Sharing is always good!

I think parents are in a lose-lose situation. This isn’t in all cases — and I think everyone faces this in some aspect of their life, but it really struck me on a recent business trip.

To back up a step, I think I need to explain a little more about my approach to things. When faced with a situation, I mentally play out the various courses of action one can take and the resulting scenarios — then pick the course of action that produces the desired result, or if that isn’t possible, then next best. And as the Wifey (pronounced whiffy) can attest — I do this for even the most mundane tasks like deciding on which place for takeout. Annoying, I know.

So, I really hate the lose-lose scenarios.

Take this example: Parents on a plane with a quasi-fussy toddler — say, around 18 months – 2 years old. Old enough to be vocal, young enough not to fully understand discipline. As the parent, you have some choices:

1. Calmly try to get your crying toddler to calm down. Use a gentle tone and the standard goofball gimmicks to get the little one giggling.

Possible Outcomes:
A. Kiddo takes the bait and calms down until next meltdown. Everyone around you mentally notes your tremendous abilities as a parent but also think it shouldn’t have happened in the first place.
B. Kiddo keeps on keepin’ on with the meltdown. Everyone around you mentally notes your inability to be a good parent since you are clearly not doing enough to control the situation — some actually talk to the flight attendant about what can be done to calm down your child.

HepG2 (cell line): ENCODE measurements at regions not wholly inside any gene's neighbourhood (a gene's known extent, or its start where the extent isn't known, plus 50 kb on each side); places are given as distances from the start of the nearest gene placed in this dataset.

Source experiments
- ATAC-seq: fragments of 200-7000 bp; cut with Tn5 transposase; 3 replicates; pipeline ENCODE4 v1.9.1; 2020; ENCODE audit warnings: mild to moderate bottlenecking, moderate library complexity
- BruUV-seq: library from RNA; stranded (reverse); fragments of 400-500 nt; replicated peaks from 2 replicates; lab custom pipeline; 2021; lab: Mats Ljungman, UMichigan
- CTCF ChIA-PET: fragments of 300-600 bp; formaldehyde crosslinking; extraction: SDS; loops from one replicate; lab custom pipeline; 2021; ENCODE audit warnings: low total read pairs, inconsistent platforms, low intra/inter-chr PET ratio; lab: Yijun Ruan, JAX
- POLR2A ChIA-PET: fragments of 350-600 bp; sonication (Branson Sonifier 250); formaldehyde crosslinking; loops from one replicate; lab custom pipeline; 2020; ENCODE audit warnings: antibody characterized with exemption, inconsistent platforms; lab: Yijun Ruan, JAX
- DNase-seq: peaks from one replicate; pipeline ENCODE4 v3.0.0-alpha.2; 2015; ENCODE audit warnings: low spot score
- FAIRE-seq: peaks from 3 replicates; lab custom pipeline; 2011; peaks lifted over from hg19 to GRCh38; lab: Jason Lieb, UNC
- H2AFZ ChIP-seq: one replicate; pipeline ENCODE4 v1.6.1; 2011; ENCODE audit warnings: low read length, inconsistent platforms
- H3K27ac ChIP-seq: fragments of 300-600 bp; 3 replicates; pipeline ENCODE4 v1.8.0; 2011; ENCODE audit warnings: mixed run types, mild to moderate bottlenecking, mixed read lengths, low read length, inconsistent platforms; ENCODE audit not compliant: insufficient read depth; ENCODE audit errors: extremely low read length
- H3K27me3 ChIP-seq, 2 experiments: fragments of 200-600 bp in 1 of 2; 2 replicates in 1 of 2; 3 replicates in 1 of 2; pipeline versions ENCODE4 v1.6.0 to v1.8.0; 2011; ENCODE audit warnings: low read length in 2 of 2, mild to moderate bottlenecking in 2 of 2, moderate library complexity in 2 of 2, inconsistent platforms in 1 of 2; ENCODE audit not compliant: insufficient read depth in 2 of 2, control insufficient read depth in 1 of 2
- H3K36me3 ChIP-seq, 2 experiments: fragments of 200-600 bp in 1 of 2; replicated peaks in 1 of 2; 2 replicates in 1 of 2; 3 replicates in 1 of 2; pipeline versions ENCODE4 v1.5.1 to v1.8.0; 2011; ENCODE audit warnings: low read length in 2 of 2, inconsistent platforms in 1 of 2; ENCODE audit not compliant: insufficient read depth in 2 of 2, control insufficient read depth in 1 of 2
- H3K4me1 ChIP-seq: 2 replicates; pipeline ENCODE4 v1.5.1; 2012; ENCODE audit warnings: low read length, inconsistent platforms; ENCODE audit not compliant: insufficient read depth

2. Strictly discipline your child with “this is not appropriate behavior” type language and a dour tone.

Possible Outcomes:
A. Kiddo calms down, but everyone around mentally notes that you are a terrible parent for talking that way to a child. Disciplining in public should never happen. This shouldn’t have happened, but now everyone knows why it did — you’re a bad parent.
B. Kiddo keeps on keepin’ on with the meltdown. Everyone around you mentally notes that you are clearly a dictator that should not have children — some actually talk to the flight attendant about what can be done while others try to intervene directly thinking the child is in danger.

3. Do nothing.

Possible Outcomes:
A. Kiddo calms down, but everyone around mentally notes that your kiddo is going to have a life of no restrictions and that you are an absentee parent.
B. Kiddo keeps on keepin’ on with the meltdown. Everyone around mentally notes that you have met their expectations by doing nothing about your crying child. You are a typical parent with a complete lack of care for the people around you — and some actually talk to the flight attendant about what can be done to calm down your child..

I am not proposing that everyone on the plane is thinking like this — but I know prior to being a parent, I had thoughts like this and never realized that the parent was going to lose in my mind no matter what happened. The only solution for me was for the parent to provide and exact parenting approach, known only to me and having only one desired outcome: stopping the meltdown. We all know that the success rate of such a solution is <1%.

As a parent, I now understand the stress of taking my child into public — and have seen parents break under it. Everyone has an opinion and you aren’t going to appease everyone — and personally, I don’t think you have to appease any of them. I am not asking the world to change on my behalf — I just know that I need to teach my son to be empathetic; to understand that what he knows of the world is just a sliver of what is actually there.

Now, on to figuring out that takeout…

Sharing is always good!